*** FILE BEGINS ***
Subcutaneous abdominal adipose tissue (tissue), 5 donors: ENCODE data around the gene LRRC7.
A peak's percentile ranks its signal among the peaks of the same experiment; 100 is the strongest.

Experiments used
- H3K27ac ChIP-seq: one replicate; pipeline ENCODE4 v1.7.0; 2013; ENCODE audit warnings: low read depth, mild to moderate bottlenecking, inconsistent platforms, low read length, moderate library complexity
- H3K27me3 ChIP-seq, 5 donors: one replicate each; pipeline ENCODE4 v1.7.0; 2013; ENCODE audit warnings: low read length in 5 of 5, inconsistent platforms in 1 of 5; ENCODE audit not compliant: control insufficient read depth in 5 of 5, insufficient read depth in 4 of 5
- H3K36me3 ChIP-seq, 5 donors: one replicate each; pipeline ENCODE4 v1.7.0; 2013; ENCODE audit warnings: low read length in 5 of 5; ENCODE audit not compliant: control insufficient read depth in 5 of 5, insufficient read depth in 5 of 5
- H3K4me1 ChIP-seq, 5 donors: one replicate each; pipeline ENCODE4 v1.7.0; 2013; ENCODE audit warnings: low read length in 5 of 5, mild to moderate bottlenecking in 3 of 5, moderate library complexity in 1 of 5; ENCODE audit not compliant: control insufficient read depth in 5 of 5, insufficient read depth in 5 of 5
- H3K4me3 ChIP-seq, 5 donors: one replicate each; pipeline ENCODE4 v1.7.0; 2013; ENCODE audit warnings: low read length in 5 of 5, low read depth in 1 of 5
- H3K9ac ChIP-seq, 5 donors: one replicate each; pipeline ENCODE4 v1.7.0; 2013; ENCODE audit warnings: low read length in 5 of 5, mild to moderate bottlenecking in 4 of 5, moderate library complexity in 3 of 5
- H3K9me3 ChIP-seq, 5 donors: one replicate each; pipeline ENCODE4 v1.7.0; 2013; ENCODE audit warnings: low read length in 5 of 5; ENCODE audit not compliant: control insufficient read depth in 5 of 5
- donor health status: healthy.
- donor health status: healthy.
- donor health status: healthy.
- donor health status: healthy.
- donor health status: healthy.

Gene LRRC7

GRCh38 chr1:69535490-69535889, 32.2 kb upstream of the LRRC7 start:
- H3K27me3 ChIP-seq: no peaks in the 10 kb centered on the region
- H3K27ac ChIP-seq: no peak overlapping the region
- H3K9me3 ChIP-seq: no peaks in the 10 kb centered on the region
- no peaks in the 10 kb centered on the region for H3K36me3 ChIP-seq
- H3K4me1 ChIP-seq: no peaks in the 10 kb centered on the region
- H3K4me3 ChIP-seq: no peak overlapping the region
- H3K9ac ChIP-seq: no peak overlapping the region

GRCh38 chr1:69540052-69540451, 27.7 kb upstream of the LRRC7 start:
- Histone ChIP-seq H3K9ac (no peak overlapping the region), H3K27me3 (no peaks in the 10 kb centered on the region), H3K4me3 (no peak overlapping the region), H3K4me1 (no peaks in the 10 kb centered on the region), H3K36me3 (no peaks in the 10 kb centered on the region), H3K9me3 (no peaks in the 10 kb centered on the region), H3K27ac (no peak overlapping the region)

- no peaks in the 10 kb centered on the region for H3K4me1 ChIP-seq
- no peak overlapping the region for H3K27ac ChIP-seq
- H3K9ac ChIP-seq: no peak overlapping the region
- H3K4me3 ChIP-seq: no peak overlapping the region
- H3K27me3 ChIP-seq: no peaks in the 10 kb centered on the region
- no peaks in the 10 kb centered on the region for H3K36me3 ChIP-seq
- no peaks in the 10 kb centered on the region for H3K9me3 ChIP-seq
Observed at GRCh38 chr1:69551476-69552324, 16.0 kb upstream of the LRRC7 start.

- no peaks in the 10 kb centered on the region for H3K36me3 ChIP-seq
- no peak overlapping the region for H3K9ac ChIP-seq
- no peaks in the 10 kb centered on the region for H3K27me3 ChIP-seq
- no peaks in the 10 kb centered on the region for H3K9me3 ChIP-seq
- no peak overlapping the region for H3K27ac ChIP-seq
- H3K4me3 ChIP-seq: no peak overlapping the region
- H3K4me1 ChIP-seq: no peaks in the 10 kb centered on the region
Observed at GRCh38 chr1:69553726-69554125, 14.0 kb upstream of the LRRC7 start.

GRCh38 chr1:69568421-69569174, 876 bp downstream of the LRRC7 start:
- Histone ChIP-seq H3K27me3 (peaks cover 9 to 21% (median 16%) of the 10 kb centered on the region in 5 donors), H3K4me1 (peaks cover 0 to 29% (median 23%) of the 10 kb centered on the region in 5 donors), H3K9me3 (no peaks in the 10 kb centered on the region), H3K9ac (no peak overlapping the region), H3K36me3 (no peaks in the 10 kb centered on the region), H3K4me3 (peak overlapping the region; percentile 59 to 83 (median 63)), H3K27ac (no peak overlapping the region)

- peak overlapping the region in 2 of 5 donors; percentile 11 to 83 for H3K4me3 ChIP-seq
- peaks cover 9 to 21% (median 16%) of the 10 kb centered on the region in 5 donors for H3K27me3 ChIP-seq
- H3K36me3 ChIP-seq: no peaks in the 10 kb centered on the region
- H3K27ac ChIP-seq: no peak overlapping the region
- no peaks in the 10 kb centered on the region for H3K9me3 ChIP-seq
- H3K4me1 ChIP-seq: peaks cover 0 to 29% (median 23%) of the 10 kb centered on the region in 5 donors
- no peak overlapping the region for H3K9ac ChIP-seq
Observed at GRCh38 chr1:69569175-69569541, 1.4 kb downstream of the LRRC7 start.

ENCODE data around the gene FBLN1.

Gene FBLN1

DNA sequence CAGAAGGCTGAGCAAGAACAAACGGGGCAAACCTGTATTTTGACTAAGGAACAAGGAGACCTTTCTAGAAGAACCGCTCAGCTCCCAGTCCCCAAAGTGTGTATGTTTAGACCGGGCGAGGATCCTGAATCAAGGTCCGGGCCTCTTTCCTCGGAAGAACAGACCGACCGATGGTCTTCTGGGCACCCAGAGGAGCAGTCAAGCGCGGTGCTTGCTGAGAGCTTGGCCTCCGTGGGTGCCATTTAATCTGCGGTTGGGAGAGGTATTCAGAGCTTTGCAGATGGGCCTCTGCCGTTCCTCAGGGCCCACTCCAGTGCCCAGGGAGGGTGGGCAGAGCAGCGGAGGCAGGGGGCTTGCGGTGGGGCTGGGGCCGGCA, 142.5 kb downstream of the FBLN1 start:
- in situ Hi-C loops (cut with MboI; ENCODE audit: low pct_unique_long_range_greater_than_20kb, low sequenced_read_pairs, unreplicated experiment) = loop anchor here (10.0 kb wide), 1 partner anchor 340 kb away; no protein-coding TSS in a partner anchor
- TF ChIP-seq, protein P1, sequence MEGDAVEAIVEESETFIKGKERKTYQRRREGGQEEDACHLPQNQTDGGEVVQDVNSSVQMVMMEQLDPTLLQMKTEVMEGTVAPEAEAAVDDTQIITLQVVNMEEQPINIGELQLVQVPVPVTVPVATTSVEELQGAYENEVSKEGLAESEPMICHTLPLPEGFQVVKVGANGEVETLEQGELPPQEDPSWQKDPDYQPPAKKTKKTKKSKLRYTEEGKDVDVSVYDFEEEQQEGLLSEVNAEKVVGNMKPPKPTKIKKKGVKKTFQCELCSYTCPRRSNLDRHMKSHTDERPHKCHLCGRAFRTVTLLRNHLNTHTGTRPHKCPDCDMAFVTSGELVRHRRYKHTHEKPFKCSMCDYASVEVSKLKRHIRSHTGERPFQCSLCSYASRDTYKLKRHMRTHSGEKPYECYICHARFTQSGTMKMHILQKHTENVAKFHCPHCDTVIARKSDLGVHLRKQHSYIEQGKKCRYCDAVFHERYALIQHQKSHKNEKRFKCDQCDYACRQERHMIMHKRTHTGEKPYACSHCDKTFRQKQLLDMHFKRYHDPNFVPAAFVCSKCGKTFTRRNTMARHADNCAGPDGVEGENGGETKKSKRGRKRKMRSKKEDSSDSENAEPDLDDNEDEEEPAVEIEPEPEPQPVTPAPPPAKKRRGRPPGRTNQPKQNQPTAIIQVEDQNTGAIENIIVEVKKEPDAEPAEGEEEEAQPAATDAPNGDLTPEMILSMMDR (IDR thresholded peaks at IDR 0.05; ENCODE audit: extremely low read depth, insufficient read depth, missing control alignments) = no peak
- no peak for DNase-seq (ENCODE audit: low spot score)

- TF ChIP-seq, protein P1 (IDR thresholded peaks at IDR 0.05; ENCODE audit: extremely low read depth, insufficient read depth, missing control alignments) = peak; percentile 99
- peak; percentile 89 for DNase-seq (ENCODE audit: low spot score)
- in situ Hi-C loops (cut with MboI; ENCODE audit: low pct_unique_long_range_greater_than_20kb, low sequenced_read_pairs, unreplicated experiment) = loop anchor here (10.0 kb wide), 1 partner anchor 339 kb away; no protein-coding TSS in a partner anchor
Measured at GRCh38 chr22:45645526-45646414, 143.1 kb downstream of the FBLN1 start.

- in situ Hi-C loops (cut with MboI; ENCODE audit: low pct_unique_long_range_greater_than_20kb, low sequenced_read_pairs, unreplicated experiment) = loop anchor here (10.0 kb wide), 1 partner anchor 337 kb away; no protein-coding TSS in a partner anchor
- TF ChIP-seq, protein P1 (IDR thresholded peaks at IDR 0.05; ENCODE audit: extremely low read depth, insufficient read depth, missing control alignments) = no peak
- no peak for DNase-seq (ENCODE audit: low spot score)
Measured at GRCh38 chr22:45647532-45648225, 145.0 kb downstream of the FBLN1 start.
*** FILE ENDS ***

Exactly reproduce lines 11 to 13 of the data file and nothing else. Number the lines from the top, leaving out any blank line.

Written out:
- donor health status: healthy.
- donor health status: healthy.
- donor health status: healthy.